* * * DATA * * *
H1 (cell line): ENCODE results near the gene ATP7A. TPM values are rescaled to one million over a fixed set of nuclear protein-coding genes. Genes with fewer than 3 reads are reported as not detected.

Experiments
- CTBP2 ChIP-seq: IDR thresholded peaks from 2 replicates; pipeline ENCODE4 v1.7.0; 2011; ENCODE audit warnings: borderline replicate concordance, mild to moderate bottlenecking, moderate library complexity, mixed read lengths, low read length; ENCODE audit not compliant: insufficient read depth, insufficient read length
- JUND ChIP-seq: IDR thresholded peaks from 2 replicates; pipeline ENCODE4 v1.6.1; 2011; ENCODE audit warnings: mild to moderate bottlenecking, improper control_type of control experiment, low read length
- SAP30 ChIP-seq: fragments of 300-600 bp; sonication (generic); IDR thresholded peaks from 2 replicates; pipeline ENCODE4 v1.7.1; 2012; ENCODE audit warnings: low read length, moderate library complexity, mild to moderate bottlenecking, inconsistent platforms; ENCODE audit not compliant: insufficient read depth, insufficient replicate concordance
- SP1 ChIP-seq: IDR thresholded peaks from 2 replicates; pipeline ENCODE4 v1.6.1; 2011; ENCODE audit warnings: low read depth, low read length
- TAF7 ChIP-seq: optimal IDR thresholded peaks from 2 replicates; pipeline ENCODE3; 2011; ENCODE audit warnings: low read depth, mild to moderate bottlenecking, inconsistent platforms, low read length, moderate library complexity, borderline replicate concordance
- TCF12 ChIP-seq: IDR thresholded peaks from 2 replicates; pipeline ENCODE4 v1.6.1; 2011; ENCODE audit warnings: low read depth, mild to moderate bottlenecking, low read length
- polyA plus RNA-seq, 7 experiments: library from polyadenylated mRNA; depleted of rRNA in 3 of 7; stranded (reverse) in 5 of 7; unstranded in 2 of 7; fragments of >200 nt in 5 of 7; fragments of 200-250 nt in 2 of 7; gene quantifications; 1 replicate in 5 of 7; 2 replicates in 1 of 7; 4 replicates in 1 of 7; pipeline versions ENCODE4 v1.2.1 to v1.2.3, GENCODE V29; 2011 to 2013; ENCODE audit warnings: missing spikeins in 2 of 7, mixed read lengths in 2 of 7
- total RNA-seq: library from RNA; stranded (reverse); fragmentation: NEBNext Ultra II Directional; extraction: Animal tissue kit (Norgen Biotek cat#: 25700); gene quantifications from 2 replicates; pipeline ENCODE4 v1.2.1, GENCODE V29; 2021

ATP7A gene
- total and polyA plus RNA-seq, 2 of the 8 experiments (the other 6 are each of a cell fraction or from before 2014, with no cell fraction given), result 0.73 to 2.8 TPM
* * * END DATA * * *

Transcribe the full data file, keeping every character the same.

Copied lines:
H1 (cell line): ENCODE results near the gene ATP7A. TPM values are rescaled to one million over a fixed set of nuclear protein-coding genes. Genes with fewer than 3 reads are reported as not detected.

Experiments
- CTBP2 ChIP-seq: IDR thresholded peaks from 2 replicates; pipeline ENCODE4 v1.7.0; 2011; ENCODE audit warnings: borderline replicate concordance, mild to moderate bottlenecking, moderate library complexity, mixed read lengths, low read length; ENCODE audit not compliant: insufficient read depth, insufficient read length
- JUND ChIP-seq: IDR thresholded peaks from 2 replicates; pipeline ENCODE4 v1.6.1; 2011; ENCODE audit warnings: mild to moderate bottlenecking, improper control_type of control experiment, low read length
- SAP30 ChIP-seq: fragments of 300-600 bp; sonication (generic); IDR thresholded peaks from 2 replicates; pipeline ENCODE4 v1.7.1; 2012; ENCODE audit warnings: low read length, moderate library complexity, mild to moderate bottlenecking, inconsistent platforms; ENCODE audit not compliant: insufficient read depth, insufficient replicate concordance
- SP1 ChIP-seq: IDR thresholded peaks from 2 replicates; pipeline ENCODE4 v1.6.1; 2011; ENCODE audit warnings: low read depth, low read length
- TAF7 ChIP-seq: optimal IDR thresholded peaks from 2 replicates; pipeline ENCODE3; 2011; ENCODE audit warnings: low read depth, mild to moderate bottlenecking, inconsistent platforms, low read length, moderate library complexity, borderline replicate concordance
- TCF12 ChIP-seq: IDR thresholded peaks from 2 replicates; pipeline ENCODE4 v1.6.1; 2011; ENCODE audit warnings: low read depth, mild to moderate bottlenecking, low read length
- polyA plus RNA-seq, 7 experiments: library from polyadenylated mRNA; depleted of rRNA in 3 of 7; stranded (reverse) in 5 of 7; unstranded in 2 of 7; fragments of >200 nt in 5 of 7; fragments of 200-250 nt in 2 of 7; gene quantifications; 1 replicate in 5 of 7; 2 replicates in 1 of 7; 4 replicates in 1 of 7; pipeline versions ENCODE4 v1.2.1 to v1.2.3, GENCODE V29; 2011 to 2013; ENCODE audit warnings: missing spikeins in 2 of 7, mixed read lengths in 2 of 7
- total RNA-seq: library from RNA; stranded (reverse); fragmentation: NEBNext Ultra II Directional; extraction: Animal tissue kit (Norgen Biotek cat#: 25700); gene quantifications from 2 replicates; pipeline ENCODE4 v1.2.1, GENCODE V29; 2021

ATP7A gene
- total and polyA plus RNA-seq, 2 of the 8 experiments (the other 6 are each of a cell fraction or from before 2014, with no cell fraction given), result 0.73 to 2.8 TPM